The other thing to do, which is admittedly a lot more time consuming up front, is to convert guitar tab to standard notation (or, if you can, just find the standard notation; sometimes you'll see both), then convert the standard notation into uke tab. If you do that a few times, you probably won't even need the uke tab anymore. :)

drjond56
08-11-2011, 04:40 PM
Mel gave a very thorough answer. I play a lot of ukulele and guitar--mainly fingerstyle on each. If I am playing solo uke, I just use the usual guitar tab and work around the notes which fall on strings 5 and 6 of the guitar--sometimes move them up an octave, sometimes just omit them, sometimes find acceptable alternatives. If you are going to play a low G instrument with guitarists, then one or the other of you is going to have to transpose or capo, as previously mentioned. Or, as I sometimes do, just use a baritone ukulele when in the company of guitarists.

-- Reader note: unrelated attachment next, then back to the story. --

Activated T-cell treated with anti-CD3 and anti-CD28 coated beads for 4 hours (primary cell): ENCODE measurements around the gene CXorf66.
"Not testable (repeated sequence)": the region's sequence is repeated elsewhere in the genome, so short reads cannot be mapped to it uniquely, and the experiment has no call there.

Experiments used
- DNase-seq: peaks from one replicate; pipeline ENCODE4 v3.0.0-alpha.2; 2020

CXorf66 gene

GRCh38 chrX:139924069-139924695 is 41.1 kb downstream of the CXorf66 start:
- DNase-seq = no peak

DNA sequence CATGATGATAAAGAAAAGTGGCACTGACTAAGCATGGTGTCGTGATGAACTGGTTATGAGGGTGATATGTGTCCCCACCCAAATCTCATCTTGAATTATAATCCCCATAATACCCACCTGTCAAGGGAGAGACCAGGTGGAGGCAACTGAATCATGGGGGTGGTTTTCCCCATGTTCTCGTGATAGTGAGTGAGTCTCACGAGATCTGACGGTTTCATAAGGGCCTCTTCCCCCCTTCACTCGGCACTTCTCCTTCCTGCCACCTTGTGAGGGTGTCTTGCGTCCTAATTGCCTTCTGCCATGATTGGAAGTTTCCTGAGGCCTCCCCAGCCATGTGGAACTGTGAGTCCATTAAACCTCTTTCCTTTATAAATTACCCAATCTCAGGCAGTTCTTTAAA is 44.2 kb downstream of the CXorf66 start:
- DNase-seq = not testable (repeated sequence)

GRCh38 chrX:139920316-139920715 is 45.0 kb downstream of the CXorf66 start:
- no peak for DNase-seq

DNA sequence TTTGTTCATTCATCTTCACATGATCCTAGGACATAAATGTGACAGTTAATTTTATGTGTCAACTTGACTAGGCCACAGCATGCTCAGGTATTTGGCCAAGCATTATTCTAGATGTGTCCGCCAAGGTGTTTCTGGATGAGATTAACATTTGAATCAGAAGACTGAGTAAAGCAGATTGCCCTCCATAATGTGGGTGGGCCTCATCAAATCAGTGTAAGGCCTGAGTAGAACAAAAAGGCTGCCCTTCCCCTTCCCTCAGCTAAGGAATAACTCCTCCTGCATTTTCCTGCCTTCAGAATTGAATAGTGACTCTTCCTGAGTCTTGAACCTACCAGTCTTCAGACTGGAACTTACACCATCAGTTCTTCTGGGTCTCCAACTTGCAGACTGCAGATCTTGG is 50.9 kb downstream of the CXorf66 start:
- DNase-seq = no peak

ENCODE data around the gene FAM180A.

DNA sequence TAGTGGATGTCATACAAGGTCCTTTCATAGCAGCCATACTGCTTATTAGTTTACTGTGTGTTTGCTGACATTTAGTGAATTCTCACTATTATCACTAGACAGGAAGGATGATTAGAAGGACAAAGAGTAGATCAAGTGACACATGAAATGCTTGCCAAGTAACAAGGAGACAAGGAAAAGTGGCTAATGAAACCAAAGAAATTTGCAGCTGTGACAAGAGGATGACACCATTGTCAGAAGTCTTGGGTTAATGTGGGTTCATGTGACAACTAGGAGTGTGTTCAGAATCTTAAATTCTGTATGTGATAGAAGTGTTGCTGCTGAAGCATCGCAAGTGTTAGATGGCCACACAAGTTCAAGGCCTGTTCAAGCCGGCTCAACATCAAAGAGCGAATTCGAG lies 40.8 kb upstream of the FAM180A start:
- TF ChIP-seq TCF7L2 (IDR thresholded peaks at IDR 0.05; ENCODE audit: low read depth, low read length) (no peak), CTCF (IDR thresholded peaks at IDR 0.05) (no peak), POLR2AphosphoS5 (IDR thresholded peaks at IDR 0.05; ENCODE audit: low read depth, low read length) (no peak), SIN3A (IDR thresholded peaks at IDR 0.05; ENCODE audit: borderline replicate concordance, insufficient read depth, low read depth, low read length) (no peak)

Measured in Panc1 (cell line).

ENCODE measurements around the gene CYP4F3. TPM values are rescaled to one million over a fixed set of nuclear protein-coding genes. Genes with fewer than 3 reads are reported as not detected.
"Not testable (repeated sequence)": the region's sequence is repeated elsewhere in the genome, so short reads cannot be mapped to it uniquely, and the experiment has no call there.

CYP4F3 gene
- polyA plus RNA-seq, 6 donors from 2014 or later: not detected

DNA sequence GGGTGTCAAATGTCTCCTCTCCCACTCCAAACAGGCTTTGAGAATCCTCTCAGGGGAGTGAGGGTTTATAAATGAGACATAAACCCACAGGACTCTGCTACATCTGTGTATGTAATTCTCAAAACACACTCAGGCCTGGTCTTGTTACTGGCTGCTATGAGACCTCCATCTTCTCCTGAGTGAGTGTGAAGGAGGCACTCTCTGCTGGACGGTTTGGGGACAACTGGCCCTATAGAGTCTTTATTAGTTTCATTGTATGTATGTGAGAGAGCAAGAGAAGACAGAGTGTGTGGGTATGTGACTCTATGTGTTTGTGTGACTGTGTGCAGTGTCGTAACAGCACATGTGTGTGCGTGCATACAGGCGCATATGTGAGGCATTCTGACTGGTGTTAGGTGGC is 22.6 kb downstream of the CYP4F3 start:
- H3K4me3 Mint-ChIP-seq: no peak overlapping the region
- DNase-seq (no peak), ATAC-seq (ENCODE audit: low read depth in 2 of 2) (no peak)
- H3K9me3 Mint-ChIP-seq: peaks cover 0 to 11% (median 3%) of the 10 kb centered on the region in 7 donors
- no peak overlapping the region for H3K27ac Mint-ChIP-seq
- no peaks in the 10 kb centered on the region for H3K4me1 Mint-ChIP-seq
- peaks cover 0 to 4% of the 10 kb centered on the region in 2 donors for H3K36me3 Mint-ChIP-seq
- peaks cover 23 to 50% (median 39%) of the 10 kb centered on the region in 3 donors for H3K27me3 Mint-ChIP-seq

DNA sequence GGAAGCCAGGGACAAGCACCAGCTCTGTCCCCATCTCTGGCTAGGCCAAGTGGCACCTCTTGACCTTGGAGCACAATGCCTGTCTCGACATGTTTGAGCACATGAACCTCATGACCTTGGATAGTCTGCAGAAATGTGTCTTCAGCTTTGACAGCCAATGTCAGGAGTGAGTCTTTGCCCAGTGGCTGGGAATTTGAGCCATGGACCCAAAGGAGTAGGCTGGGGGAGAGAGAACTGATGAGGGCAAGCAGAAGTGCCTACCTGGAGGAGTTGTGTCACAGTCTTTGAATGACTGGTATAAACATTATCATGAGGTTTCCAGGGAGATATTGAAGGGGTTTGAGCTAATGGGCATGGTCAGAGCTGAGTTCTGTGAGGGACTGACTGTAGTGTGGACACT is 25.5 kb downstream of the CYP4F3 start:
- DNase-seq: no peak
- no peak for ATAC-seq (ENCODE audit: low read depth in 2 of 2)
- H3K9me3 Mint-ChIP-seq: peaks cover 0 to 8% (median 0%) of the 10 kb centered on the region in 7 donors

Jon

lindydanny
08-12-2011, 03:03 AM
This is another question that makes me want to go into a long discussion about transposing... But I'm too tired today for that.

Basically, there is no real "method" like there would be a method for playing ukulele. Mostly, it is a lot of trial and error developing skills to do it. It helps if you understand how guitars are tuned. It also is a big help if you understand what a key is.

Keep working through the frustration and you'll get there.

~DB